by Regan McMahon
The day I left the newspaper where I’d worked for almost 25 years, I was so busy I didn’t have time to fall apart. As book editor, I was still dealing with assignments I’d made for the daily paper, the production of Sunday’s Books section, which would close at 5 p.m., and the daily avalanche of emails from publishers, publicists, writers and editors of other sections at the paper asking, “When is this story coming in?’ “How much do we pay this freelancer?” “Have you got everything lined up for the holiday issue”?
In between, I was training my replacement. He had been named only Monday, and this was Friday. We hadn’t gotten much time together during the week because he was busy doing his other job, and I was busy doing mine. That’s the way it is in a newsroom. There is very little downtime, if any. And since the downsizing of recent years, I’d say there is none.
My friends had planned a goodbye party for me: Margaritas and appetizers at a local Mexican restaurant, to begin at 5 o’clock. At 5:20 I was still writing my farewell letter to the staff (a tradition that accompanies departures of folks who’ve been there a while), as a colleague stood over me telling me to hurry up and get to my party. I sent it off and rushed to the restaurant, where at outdoor tables off the bar I was presented with a mock front page featuring stories about me (another newspaper tradition), I made a teary speech and friends toasted my tenure and my future. It was a very happy event, and when people asked me what I’d be doing next, I told them about the two hot jobs I’d applied for. “Of course you’ll get one of them — probably both!” the well-wishers said.
Then I didn’t. Somewhere between the festive tequila toasts and the harsh email rejection letters a couple of weeks later, I had gone from “a person who took the buyout,” the envy of those left behind to slave away overworked and underpaid, to “unemployed,” an unattractive status in the best of times, but a subject of horror and pity in the middle of a financial crisis of historic proportions. The day of my farewell party, the stock market plunged to its lowest point in decades.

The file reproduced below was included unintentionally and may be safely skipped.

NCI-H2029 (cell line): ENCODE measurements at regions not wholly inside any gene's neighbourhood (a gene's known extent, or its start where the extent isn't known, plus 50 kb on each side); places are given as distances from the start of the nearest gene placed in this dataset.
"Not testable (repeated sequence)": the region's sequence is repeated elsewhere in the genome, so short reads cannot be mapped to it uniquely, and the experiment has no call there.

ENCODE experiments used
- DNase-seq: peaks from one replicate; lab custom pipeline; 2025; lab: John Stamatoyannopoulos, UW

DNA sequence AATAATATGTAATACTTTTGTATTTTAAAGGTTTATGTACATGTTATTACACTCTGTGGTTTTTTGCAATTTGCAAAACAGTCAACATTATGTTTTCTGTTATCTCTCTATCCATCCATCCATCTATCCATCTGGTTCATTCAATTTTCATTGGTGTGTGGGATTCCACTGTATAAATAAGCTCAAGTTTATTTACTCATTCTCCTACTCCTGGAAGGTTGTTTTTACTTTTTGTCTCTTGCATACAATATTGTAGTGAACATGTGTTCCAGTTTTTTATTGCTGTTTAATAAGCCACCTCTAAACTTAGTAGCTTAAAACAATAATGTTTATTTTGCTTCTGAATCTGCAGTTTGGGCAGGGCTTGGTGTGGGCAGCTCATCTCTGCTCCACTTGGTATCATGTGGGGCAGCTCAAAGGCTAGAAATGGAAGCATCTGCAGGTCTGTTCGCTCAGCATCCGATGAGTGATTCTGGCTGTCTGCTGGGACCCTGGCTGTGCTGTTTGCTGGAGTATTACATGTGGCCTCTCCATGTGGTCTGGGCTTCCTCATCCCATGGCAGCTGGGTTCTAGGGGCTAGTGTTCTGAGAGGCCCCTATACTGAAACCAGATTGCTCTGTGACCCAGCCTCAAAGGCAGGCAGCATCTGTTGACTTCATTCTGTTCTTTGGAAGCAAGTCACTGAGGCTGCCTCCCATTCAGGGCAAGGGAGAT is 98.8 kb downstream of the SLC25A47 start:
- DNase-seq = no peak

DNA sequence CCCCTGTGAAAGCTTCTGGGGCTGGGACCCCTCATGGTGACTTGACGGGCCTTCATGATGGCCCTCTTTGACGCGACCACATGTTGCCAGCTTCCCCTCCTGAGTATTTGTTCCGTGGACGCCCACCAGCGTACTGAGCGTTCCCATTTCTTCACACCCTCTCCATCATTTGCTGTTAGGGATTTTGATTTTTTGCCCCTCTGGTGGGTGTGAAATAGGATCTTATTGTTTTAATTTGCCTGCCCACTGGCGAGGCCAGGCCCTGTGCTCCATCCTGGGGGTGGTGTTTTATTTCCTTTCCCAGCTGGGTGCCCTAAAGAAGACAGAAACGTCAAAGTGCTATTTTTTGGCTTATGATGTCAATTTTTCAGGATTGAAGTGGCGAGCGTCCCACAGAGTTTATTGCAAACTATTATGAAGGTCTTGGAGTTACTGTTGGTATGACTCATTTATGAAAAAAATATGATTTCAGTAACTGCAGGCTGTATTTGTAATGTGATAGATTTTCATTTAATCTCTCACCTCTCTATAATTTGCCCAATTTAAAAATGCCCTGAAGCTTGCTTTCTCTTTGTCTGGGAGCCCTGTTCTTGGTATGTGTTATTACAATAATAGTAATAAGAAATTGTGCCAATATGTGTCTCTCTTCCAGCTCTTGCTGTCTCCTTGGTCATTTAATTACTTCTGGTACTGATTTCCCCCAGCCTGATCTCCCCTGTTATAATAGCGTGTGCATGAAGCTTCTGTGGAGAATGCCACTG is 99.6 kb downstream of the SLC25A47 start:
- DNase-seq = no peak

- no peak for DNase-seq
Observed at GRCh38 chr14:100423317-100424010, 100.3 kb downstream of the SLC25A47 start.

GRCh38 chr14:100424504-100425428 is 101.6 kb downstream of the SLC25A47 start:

Yes, the buyout package would tide me over for a while, but I needed to find a job soon so I could use the buyout money to help pay debts and my kids’ tuition costs, not for living expenses. My perfect plan was in tatters. My identity as a journalist was in jeopardy. And I hadn’t been in the job market since 1983.
At least I already had my resume in shape and had gone on a few interviews (including four for one of the jobs I didn’t get!). But I realized one day, as I was about to upload my resume and send out yet another electronic job application, that I had to update it. I was no longer “Book Editor 2003 – present,” with my assigning and writing duties described in present tense. I had to change it to “assigned” and “wrote,” editing my own words for accuracy, as I had done to others’ my whole career. My experience was suddenly past tense. And my employment at the San Francisco Chronicle, which I had presumed would stretch to infinity, where “present” would always be true, was a finite period, starting in 1984 and ending in 2008. It was over. I had left voluntarily with no solid position lined up. In my darkest moments, in the middle of the night, I wondered: “What have I done?”
To be continued … 
Read Part One 
Regan McMahon is the author of Revolution in the Bleachers: How Parents Can Take Back Family Life in a World Gone Crazy over Youth Sports .